Pattaya immigration this week continued their ongoing crackdown on long-term visa overstayers and foreigners not staying at their registered address, or rather landlords who failed to report them to immigration within 24 hours of arrival as is required by Thai law.
As for foreigners whose visa were found to have expired, a 29-year-old Kenyan woman set this week’s numerical record. When the African lady was arrested last Wednesday at her rented room in Jomtien she had accumulated a total of 691 days overstay. That’s not quite but almost two years of living without a visa.
A 55-year-old Finnish man and a 32-year-old British national finished first and second runners-up in this week’s “longest overstayers” list. Their visa were found to have expired by 594 and 592 days respectively.
As the tightened new overstay rules stipulate that came into effect this March, all three will now be deported and blacklisted from setting foot on Thai soil for 10 years. We’ve covered the new rules extensively here, here and here (as have legions of other media), so the trio shouldn’t really be surprised by their fate.
What we find more irritating is the following.
As in the previous month, immigration police appear to be continuing their crackdown on foreigners found to be staying at another address than the one they’ve registered with them, or rather their negligent landlords who failed to report them in time.
We’re not bothered much about the guesthouse manager who was fined 1,600 Baht this past week for missing the 24-hour deadline specified by Thai immigration law to report a South Korean guest to Soi 5.
What we find more worrying is that a 40-year-old Thai woman with the family name Sinfield was fined the same amount by immigration after failing to register what seems to be her British husband, 66-year-old Keith William Sinfield, within 24 hours after he had moved in at her rented room.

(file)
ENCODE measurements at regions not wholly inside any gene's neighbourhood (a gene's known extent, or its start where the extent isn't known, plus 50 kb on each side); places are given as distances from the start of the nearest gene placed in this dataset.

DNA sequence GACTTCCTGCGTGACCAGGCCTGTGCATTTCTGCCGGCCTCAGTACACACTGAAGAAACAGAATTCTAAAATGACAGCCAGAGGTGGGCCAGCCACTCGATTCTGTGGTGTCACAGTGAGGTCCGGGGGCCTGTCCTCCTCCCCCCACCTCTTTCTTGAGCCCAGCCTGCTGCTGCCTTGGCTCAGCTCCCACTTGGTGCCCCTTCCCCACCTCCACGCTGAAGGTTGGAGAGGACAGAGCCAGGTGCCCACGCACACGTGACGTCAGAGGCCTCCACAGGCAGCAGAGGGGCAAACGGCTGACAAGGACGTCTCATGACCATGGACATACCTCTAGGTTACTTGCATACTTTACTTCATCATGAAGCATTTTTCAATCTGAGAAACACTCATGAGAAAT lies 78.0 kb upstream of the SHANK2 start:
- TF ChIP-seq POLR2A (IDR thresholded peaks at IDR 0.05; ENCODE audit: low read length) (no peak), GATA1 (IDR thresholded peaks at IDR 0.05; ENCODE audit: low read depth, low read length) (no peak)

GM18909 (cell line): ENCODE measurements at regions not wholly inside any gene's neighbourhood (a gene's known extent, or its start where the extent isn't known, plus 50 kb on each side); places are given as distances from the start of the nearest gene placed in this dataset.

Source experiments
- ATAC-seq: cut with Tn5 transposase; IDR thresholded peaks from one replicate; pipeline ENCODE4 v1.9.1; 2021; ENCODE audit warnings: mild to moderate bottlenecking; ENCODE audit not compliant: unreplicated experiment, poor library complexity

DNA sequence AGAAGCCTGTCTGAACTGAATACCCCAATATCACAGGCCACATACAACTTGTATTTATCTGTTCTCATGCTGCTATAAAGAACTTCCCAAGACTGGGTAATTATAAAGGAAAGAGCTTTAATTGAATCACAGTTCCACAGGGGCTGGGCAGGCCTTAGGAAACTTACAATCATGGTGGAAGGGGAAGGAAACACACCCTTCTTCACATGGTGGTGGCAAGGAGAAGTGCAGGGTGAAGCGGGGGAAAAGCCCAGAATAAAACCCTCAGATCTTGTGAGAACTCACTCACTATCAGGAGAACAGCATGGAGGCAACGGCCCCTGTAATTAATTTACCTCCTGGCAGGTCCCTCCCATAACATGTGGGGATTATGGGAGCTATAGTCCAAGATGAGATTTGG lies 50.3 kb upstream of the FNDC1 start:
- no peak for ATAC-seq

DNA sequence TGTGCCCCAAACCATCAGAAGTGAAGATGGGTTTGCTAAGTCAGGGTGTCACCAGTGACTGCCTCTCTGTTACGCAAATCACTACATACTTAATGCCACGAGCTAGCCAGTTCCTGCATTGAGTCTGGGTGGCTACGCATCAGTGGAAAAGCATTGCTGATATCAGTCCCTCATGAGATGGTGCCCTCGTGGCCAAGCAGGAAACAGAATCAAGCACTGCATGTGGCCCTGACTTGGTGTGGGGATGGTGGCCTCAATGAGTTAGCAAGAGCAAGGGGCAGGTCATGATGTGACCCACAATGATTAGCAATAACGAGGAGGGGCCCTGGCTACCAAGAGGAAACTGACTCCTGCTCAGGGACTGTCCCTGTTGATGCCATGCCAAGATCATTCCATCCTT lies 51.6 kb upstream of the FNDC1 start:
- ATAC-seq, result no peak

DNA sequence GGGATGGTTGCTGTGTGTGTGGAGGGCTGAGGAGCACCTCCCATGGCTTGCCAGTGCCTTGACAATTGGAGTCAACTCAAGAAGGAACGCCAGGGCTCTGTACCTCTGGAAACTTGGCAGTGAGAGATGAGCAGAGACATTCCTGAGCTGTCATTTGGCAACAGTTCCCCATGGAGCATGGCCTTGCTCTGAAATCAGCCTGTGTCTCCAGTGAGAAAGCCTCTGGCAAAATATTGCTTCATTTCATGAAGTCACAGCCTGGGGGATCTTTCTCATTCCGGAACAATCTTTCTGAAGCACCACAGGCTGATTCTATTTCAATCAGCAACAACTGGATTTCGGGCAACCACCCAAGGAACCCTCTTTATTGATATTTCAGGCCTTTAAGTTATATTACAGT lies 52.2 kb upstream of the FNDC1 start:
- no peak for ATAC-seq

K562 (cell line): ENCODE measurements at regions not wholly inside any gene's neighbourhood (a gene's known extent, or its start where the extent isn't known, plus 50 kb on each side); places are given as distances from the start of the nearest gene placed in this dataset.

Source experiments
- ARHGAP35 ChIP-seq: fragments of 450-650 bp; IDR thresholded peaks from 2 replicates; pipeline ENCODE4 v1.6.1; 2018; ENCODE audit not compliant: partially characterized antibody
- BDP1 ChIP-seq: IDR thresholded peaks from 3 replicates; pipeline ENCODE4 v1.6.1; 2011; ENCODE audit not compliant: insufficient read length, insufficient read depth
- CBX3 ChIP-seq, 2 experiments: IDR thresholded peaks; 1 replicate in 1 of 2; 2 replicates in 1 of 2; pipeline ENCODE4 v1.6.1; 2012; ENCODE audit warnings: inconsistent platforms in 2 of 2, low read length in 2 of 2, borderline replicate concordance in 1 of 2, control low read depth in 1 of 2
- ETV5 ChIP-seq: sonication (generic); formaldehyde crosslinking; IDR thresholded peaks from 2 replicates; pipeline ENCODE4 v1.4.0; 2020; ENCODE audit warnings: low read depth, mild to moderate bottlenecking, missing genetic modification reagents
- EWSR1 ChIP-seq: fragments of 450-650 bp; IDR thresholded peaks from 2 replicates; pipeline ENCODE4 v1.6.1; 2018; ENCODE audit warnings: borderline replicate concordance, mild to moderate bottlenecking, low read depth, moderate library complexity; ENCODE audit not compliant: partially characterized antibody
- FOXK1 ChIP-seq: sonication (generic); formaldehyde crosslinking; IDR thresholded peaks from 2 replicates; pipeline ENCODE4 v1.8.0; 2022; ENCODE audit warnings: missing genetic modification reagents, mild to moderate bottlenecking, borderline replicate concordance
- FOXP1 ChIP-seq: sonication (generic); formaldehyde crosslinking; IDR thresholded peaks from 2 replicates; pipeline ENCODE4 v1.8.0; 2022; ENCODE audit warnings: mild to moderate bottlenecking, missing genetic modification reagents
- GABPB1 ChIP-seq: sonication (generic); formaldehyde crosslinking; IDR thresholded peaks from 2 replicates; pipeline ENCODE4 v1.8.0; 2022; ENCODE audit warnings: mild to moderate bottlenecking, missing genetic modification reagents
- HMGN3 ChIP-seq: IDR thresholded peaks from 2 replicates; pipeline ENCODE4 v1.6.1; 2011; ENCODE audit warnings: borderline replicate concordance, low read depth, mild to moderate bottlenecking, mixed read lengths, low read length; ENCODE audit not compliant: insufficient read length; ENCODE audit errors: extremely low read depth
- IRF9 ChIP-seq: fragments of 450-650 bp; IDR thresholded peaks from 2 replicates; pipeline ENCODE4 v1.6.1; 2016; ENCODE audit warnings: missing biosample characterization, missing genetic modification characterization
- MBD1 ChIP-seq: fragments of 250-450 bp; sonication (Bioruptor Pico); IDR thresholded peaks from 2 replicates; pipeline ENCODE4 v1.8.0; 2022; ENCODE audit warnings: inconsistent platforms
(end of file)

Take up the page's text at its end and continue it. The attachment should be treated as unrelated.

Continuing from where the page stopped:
Let’s face it, that’s really an everyday situation: Farang visits his Thai spouse in Pattaya and lives with her in an apartment rented not in his but in her name.
So here’s the bottom line: If you stay with your wife or friends in Thailand rather than in a hotel or guesthouse (in which case the management should report you to immigration), do always make sure that your landlord – be it your Thai wife, girlfriend or just an acquaintance – registers your name with the local immigration bureau (in Pattaya that’s on Soi 5 in Jomtien) within 24 hours of moving in.
As it seems, immigration are currently super busy with hunting down those pesky Farangs not staying where they should be in their territory. (We’ve described the exact process and what paperwork is required to do so in more detail in this post.)
UPDATE (October 26) – According to another report on the ThaiVisa forum, immigration in Hua Hin recently also informed homeowners (obviously including those who only rent a property but have foreign guests staying with them) that they must report any foreigners who are staying in their property – regardless of whether short or long-term – to immigration within 24 hours of arrival, or else face penalties and fines.
A notice distributed to property owners via a the management of an unnamed “leading property development in Hua Hin” reportedly read as follows:
Re: Immigration Notification
This morning, we have been informed by Hua Hin Immigration Office that
ALL RESIDENTS RETURNING TO HUA HIN MUST REPORT TO THE LOCAL IMMIGRATION OFFICE WITHIN 24hrs OF ARRIVAL
We are led to believe that anyone not following the new regulations will be subject to penalties and fines.
Please also note that any owners who are renting their properties – either long- or short-term – have a legal obligation to inform their tenants of the same. (…)
While it remains unclear whether this is part of a nationwide crackdown not just on professional accommodation providers but also on private property owners who fail to report their guests in time, it might always be better to be safe than sorry and report any foreign visitor, even if he should stay at your place just for a couple of days, to your local immigration office straight away and fill the required TM.30 form.